FROM THE CRAIGHEAD COUNTY CIRCUIT COURT, WESTERN DISTRICT
[NO. 16JCR-13-526], HONORABLE RANDY F. PHILHOURS, JUDGE
Goodwin Jones, for appellant.
Rutledge, Atty Gen., by: David L. Eanes, Jr., Asst Atty
Gen., for appellee.
J. HARRISON, Judge
Hazelwood appeals the revocation of his suspended imposition
of sentence (SIS), arguing that the circuit court erred in
revoking his SIS because the State presented evidence that
was illegally obtained. We affirm.
July 2013, Hazelwood pled guilty to possession of a
controlled substance (methamphetamine) and was sentenced to
fifty-four months imprisonment and sixty months SIS. The
conditions of his SIS included the requirement that he not
commit a criminal offense punishable by imprisonment. He was
also required to submit to a search of his "person,
place of residence, motor vehicle, or other property ... at
any time, day or night, with or without a search warrant,
whenever requested by any supervising officer or law
September 2016, the State petitioned to revoke Hazelwoods
SIS, alleging that he had failed to pay fines and costs as
directed and that on or about 5 August 2016, he had committed
the new offense of possession of a controlled substance
(methamphetamine). The circuit court convened a revocation
hearing on 11 June 2018. Jonesboro police officer Brian
Bailey testified that on 5 August 2016, he was on patrol and
observed Hazelwood sitting in a truck in front of his house.
Bailey checked his computer and saw that Hazelwood had an
outstanding warrant out of Jonesboro and that he was on
parole. Bailey approached Hazelwood and told him about the
outstanding warrant; Hazelwood responded that he had
"already appealed the warrant" but was unable to
find paperwork to verify that claim. Bailey contacted
dispatch, which confirmed the warrant was valid. Bailey asked
Hazelwood to exit the truck, handcuffed him, and searched
him. In Hazelwoods front right pocket, Bailey found a
cellophane bag containing suspected methamphetamine. Bailey
then placed Hazelwood under arrest. Agent Rick Guimond
testified as to the lab results on the substance that Bailey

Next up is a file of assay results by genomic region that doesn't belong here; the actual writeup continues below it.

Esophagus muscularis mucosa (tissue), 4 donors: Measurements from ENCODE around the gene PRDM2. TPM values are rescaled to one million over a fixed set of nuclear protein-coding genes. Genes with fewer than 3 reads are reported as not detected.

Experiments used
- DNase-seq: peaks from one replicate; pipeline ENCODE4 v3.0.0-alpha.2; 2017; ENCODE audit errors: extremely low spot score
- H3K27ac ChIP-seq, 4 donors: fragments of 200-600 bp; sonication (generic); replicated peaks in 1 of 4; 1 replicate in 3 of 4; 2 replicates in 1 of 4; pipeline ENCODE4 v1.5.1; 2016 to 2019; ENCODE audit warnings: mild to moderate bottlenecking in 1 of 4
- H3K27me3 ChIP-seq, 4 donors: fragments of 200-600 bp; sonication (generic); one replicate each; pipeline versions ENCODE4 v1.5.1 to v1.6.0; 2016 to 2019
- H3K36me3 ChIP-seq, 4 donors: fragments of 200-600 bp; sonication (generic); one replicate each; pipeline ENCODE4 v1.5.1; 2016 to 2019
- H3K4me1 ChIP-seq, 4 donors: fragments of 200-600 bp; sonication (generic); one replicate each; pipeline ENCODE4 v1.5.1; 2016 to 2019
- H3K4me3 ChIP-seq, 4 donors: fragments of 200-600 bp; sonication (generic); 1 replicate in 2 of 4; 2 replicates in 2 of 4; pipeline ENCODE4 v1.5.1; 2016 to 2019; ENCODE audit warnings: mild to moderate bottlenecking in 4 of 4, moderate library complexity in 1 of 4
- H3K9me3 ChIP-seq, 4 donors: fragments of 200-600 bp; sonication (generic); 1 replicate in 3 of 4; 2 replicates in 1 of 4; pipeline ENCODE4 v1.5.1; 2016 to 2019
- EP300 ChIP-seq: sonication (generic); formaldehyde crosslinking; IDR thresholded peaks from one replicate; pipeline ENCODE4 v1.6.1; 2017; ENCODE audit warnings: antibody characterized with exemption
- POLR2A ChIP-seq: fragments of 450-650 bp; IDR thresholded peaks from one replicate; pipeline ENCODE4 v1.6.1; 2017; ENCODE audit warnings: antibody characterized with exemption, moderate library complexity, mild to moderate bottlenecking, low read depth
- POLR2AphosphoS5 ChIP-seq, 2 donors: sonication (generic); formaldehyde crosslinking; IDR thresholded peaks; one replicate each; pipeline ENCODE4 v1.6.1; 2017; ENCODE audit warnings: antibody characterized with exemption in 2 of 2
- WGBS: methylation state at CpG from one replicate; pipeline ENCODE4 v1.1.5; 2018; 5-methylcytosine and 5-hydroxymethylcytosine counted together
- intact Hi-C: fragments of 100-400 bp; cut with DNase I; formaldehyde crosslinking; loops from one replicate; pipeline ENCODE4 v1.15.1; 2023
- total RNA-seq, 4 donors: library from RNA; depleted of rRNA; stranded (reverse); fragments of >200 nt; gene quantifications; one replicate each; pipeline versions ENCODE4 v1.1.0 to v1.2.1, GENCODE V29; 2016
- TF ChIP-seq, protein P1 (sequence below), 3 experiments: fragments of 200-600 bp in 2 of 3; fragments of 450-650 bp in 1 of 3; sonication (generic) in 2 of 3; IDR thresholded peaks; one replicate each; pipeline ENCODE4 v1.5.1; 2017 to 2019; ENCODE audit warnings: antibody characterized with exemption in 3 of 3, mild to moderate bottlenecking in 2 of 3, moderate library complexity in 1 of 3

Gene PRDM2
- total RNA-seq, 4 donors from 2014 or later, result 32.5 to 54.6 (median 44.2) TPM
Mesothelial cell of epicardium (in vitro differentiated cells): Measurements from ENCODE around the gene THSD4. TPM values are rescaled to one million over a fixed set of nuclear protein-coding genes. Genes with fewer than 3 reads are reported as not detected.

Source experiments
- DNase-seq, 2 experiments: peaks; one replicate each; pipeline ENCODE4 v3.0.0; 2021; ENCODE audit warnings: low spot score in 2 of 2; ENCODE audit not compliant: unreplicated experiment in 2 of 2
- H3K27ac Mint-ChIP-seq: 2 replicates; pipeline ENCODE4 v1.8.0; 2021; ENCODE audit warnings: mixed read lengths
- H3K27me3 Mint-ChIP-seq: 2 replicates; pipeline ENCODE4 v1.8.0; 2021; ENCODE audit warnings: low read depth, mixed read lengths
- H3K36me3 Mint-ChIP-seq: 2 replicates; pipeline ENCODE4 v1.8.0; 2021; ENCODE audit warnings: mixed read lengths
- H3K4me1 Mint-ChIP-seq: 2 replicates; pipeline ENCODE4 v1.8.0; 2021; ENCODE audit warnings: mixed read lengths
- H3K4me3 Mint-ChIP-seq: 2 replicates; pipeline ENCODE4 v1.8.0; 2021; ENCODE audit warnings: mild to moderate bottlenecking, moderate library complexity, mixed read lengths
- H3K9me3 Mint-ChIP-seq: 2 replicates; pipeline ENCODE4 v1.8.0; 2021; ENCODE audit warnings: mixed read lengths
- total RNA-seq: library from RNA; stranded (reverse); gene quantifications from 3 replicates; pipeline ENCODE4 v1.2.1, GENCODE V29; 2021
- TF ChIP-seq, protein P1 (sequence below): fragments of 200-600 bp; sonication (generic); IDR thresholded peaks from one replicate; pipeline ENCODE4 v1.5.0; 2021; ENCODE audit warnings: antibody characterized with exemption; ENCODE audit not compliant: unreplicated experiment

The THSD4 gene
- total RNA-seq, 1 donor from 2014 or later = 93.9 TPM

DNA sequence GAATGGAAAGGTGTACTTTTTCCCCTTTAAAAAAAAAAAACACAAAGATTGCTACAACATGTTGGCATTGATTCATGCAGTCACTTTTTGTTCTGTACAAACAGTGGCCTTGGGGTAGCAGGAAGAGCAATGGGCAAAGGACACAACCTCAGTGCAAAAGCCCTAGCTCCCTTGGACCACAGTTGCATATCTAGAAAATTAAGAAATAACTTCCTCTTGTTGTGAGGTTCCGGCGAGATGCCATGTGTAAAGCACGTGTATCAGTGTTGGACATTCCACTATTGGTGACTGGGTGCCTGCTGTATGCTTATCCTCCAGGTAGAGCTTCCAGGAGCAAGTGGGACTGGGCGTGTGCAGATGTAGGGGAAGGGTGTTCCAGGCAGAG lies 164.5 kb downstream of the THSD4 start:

found on Hazelwoods person; the lab confirmed it was .2834
grams of methamphetamine.
Hazelwood testified that he had never been served with a
warrant out of Jonesboro and that he did not have
methamphetamine on his person the day Bailey arrested him. He
acknowledged that he was on parole at the time. He also said
he had a zero balance on his fines and costs. He claimed that
Bailey harassed him; "Every
time I would see him he would pull me over."
the close of evidence, Hazelwood moved to dismiss, asserting
that "the warrant was not confirmed before his pat down
and search began, and we feel that violates his rights."
The circuit court found that Bailey had a right to initiate
the stop based on his knowledge of the warrant and that
Hazelwood was on parole, "which means that he is subject
to search at a different level than someone whos not on
parole." The court denied the motion to dismiss, found
that Hazelwood had violated the conditions of his SIS by
possessing methamphetamine, and sentenced him to six years
imprisonment. Hazelwood now appeals the
revoke probation or a suspended sentence, the burden is on
the State to prove the violation of a condition of the
probation or suspended sentence by a preponderance of the
evidence. Jones v. State, 355 Ark. 630, 144 S.W.3d
254 (2004). On appellate review, the circuit courts findings
will be upheld unless they are clearly against the
preponderance of the evidence. Id. Because the
burdens are different, evidence that is insufficient for a
criminal conviction may be sufficient for revocation of
probation or suspended sentence. Id. Thus, the
burden on the State is not as great in a revocation hearing.
Id. Furthermore, because the determination of a
preponderance of the evidence turns on questions of
credibility and weight to be given to the testimony, we defer
to the circuit courts superior position. Id.
Finally, only one violation is required to sustain a
revocation. Springs v. State, 2017 Ark.App. 364, 525
Hazelwood argues that the circuit court erred in revoking his
SIS because "the State presented evidence that was
illegally obtained in violation of [his] right to due
process." He asserts that the State did not produce
either the Jonesboro warrant or the search waiver on file as
part of his SIS, and while he acknowledges that the search
waiver requires him to "submit" to a search by any
law enforcement officer at any time, he argues he did not
"consent to the search, for purposes of any seized items
being admissible at any future trial or hearing."
Hazelwood contends that Bailey used the ...